- Tantrums and Tears: They don't look like your stereotypical fit with screaming and kicking wildly on the floor. She's always been a quiet crier, in fact I think I recall my sister saying she sounds like a little kitten mewing. Her tantrum is her wanting something and repeating it over and over and over. And while she's crying, she is almost impossible to talk to or reason with. Tonight for example it was her needing to sleep in my bed. She repeated "I need mom bed!" I'm sure she said it while crying in a panicky voice 30 or more times. I knew I had two choices. One, put her to bed, tuck her in and leave. She'd likely still cry, possibly till she got herself so upset that she'd be sick. That really isn't Doug or my parenting style. Two, I could pick her up, settle her under my covers and know she'd be sleeping in minutes. Tonight, I chose the easy road. Now, I will say, every night, we encourage her to go to her own but sometimes at the end of a long day, I just don't have the fight in me.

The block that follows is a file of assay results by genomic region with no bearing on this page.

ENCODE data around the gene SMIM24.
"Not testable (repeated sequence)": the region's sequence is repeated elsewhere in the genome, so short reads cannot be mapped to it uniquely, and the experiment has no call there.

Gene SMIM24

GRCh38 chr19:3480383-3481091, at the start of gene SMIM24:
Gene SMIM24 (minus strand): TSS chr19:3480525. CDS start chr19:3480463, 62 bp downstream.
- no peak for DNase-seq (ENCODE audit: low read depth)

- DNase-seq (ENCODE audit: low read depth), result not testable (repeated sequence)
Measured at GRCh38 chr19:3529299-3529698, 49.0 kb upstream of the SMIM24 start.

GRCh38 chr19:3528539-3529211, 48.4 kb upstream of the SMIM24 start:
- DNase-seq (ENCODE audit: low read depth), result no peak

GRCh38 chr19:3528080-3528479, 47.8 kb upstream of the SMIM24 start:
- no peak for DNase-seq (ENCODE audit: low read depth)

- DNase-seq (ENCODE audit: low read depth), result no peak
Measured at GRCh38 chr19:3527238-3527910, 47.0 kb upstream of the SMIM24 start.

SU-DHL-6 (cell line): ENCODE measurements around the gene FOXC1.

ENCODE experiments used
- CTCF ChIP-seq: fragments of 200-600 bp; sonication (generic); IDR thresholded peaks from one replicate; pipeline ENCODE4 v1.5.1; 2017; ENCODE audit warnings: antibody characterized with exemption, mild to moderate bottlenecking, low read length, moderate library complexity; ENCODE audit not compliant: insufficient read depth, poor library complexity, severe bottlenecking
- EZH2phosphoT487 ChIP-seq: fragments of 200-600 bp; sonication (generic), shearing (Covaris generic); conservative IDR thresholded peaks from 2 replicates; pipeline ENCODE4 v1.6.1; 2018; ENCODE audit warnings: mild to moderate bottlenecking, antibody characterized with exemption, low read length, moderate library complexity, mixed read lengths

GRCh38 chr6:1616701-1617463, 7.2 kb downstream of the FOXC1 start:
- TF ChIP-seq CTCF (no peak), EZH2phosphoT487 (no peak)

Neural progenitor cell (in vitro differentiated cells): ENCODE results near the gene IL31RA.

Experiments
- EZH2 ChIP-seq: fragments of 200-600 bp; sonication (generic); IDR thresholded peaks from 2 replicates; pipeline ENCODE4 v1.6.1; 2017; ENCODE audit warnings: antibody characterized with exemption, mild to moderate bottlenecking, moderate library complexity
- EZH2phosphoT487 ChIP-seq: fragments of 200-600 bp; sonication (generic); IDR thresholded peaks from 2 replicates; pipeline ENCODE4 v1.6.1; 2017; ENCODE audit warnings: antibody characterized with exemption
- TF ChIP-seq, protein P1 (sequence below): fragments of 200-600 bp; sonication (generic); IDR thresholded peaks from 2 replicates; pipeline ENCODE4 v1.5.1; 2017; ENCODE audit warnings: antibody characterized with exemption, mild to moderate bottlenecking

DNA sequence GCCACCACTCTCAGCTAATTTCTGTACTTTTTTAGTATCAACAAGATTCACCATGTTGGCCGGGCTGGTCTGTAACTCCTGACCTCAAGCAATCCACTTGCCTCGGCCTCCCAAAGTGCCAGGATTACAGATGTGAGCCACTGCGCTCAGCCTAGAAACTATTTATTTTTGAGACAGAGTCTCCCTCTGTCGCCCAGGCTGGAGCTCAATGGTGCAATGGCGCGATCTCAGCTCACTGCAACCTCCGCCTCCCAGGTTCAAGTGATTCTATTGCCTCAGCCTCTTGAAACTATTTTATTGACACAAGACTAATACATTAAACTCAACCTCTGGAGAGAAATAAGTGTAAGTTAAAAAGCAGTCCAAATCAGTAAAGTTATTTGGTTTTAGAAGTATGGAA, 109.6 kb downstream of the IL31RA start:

- Monsters and Fears: Again, this is a very typical phase in a preschooler's life and if we look at Sarah's developmental age, it would seem appropriate that she'd be experiencing fears. Sometimes the fear will come as I'm putting her to bed and she will start crying that there are monsters in the room. I try desperately to tell her that the room is safe and there's nothing wrong but again, she is really hard to reason with. She also will cry out in the night, panicking and searching for me. Quite often in the morning she'll be snuggling in my arms telling me she had a bad or scary dream. She of course can't tell me what the dream was about so all I can really do is console her as best I can.
Thursday, August 1, 2013
Tantrums and Tears, Monsters and Fears
Yeah, that about sums up what we've been going through lately. Of course, developmentally, all these things are appropriate since they usually occur when children are 3 years old. It then makes sense why Sarah would be going through these stages as well.